‘As a woman I have no country. As a woman I want no country. As a woman, my country is the whole world.’- Virginia Woolf.
In October 2016, the current PM of Britain, Theresa May, told the Tory Party Conference ‘If you believe you’re a citizen of the world, you’re a citizen of nowhere. You don’t understand what the very word ‘citizenship’ means.’ At the time I was angry but brushed it off as an idiotic buzz phrase. I know where I am a citizen of thank you very much and as everyone knows, nothing makes someone stick to their guns more than telling them they can’t do something.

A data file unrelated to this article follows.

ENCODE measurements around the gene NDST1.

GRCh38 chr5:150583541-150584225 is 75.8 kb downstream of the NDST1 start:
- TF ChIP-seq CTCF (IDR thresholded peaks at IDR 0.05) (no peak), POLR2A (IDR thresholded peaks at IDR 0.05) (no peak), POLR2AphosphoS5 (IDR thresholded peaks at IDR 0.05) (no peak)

Yesterday, Marches for Women were held on every signal continent, demonstrating against the inauguration of a misogynistic, racist nationalist as leader of the United States of America. I spent most of the day glued to social media, watching as hundreds of thousands of people lined the streets, from LA to New York, from Tokyo to London, Paris, Berlin, Nairobi, San Francisco, Montreal, my home city of Leeds, the Isle of Eigg, even Antarctica, and I felt hope and pride and despair that this had to happen in the first place. It also made me think that this was what being a global citizen is about. The Woolf quote above is from the pacifist essay Three Guineas and to summarise it refers to the idea that wars are not fought for ‘us’ as women because we would do not share in the economic or social benefits of such a war but would in fact still be oppressed either way. The actual phrasing ‘my country is the whole world’ felt particularly resonant as I and thousands of others witness all these women (and men) joining together in protest and resistance. It showed that we can’t afford to ignore, and are not ignoring, what is happening by thinking that oppression is just a problem in one country because in this globalised world everything is connected. By protesting one leader, you send a message to all leaders saying ‘We are not going to stand for this anymore’.